Wednesday, March 23, 2011

The Lonesome Death of Ron Settles

Every once in a while you rediscover a story that's pointed and relevant, and it is one that you happened to be connected to in a tangential way. The memory was triggered by a question about the so-called "code of silence" in my criminal justice ethics class I'm teaching.

It's been thirty years more or less since Ron Settles was killed in the Signal Hill jail.

This is one of those stories that deserves to be remembered everywhere law enforcement gathers.

Ron Settles was a pretty good running back with good prospects at what ended up becoming my alma mater, California State University-Long Beach back in 1981.

Settles was stopped for speeding in Signal Hill and arrested by police officer Jerry Brown.

Something happened that day-few people know what it was, and those who do aren't saying.

Settles, being uncooperative, was transported to the Signal Hill jail, where he was booked on a litany of makeweight charges. Two hours later he was found dead, allegedly having hung himself.

A coroner's jury found that he had died at the hands of another, and a subsequent second autopsy by the Suffolk County New York medical examiner's office concluded that he'd probably been killed by a chokehold.

Although there was a financial settlement in the case, nobody was ever prosecuted for the death of Ron Settles and the case remains unsolved. The officers involved, like the Mafia dons of an earlier era, all availed themselves of the 5th amendment's protections against self incrimination.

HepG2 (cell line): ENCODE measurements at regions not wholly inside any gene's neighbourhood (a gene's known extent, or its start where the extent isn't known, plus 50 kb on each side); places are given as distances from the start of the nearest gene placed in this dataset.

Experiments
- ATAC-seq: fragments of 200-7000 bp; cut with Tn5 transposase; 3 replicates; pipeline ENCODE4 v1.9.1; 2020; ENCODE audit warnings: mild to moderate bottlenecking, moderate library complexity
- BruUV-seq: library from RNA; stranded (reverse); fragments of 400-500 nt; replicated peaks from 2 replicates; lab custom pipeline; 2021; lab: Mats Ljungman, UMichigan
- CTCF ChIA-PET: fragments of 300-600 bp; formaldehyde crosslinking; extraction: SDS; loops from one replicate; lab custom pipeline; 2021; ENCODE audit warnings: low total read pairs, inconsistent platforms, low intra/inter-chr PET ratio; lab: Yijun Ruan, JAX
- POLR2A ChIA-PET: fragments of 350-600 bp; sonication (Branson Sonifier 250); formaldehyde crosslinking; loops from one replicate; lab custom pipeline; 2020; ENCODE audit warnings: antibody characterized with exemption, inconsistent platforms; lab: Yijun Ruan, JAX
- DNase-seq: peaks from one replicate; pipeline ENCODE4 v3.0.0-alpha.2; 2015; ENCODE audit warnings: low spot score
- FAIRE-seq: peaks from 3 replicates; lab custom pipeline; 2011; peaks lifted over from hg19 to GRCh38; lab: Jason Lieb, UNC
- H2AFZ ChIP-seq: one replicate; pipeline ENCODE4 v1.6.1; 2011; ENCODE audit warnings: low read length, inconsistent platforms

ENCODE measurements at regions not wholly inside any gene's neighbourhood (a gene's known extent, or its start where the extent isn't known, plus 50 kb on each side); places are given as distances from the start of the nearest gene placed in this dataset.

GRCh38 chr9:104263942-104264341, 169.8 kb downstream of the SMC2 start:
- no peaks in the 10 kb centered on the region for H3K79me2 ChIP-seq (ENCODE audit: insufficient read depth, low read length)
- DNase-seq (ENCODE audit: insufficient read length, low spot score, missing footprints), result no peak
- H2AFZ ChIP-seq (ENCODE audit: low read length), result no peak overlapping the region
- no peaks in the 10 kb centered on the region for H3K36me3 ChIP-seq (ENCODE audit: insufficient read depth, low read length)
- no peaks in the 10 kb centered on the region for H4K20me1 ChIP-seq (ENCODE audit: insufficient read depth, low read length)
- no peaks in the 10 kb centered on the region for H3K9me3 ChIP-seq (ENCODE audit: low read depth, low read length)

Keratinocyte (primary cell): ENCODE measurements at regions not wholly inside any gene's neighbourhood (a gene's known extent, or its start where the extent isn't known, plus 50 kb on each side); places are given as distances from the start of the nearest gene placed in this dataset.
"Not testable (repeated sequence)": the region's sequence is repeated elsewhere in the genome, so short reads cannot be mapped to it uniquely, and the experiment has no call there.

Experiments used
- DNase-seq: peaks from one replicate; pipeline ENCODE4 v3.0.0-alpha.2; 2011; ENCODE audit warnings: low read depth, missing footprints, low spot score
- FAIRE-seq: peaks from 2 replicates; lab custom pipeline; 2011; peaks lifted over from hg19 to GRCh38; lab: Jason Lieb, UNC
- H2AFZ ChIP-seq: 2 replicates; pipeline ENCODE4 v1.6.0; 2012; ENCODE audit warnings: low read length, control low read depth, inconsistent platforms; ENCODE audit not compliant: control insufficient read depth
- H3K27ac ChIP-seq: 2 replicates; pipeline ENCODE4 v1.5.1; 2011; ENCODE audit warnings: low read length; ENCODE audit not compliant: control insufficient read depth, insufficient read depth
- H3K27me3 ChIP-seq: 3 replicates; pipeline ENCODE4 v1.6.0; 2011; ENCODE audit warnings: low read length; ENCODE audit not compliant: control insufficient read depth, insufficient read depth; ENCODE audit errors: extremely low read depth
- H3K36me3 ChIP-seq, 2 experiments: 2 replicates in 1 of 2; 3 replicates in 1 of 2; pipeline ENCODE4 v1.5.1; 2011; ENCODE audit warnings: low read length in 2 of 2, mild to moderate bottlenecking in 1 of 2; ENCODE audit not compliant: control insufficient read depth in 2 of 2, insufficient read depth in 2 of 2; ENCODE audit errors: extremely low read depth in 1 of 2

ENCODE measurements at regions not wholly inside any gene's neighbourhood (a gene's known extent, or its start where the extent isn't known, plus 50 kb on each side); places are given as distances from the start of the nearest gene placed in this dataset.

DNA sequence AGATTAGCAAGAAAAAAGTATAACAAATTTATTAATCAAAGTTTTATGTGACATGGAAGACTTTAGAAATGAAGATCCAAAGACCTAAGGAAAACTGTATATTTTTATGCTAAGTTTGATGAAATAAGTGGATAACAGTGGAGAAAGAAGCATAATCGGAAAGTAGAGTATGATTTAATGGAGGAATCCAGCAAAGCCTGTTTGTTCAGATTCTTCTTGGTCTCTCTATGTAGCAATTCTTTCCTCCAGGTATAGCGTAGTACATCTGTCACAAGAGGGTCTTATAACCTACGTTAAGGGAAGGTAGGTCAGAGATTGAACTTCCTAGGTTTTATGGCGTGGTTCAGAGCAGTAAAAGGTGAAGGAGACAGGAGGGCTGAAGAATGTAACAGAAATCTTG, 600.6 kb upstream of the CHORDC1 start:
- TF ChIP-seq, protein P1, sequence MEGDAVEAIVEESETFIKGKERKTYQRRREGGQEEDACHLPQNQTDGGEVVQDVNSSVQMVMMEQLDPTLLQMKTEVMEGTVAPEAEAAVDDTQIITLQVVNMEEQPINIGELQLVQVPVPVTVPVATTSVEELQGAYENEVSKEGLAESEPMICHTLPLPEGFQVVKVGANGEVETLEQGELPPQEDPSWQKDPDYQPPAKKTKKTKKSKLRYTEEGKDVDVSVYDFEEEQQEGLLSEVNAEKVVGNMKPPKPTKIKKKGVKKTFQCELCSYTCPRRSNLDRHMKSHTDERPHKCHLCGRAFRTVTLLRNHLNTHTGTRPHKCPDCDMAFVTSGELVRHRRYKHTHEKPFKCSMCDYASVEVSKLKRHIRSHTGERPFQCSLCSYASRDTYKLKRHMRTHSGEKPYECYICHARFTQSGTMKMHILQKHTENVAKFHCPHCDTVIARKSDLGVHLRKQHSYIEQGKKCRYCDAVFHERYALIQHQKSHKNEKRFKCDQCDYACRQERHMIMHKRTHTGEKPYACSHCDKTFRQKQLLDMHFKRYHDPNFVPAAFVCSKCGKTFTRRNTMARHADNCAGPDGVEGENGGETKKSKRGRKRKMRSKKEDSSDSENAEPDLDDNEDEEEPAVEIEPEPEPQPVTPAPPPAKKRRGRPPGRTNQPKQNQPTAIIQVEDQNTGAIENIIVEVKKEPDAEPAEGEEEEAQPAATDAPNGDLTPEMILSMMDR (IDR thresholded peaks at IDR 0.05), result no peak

Not that long after Ron died, another black man I only knew as Bobby, a Viet Nam veteran and friend of Flemmer Clark, was arrested in Signal Hill at the Oil Patch where he'd gone to get some lunch, on an outstanding warrant of a minor nature and lodged in the same jail where he died of a heart attack. He'd had an appointment to see a VA cardiologist that he never made.

An unlucky coincidence? Perhaps. But as Tony Hillerman's fictional detective Joe Leaphorn always said. "If you believe in coincidence you're not looking close enough."

Thursday, March 17, 2011

It's Too Late Baby, Yeah, It's Too Late

State v. Bruce, no. 09-0239 (Iowa March 11, 2011)

Bruce was charged with two counts of delivering meth to a minor and one count of sex abuse third. At trial in Blackhawk County, the jury found Bruce guilty of the lesser included offenses of delivery of methamphetamine.

The net result was that instead of looking at a potential prison term of 208 years, Bruce was looking at a 30 year term that might get him out in 3 years more or less.

Ten days after judgment was rendered, the state amended the trial information to allege habitual offender status and sought to have him sentenced as such. Bruce resisted the amendment but was unsuccessful and was sentenced as an habitual offender.

To the Supreme Court, tha matter was a relatively uncomplicated one, a trial does not include events that happen after a verdict is rendered.

The teaching's clear. There are not going to be any do-overs.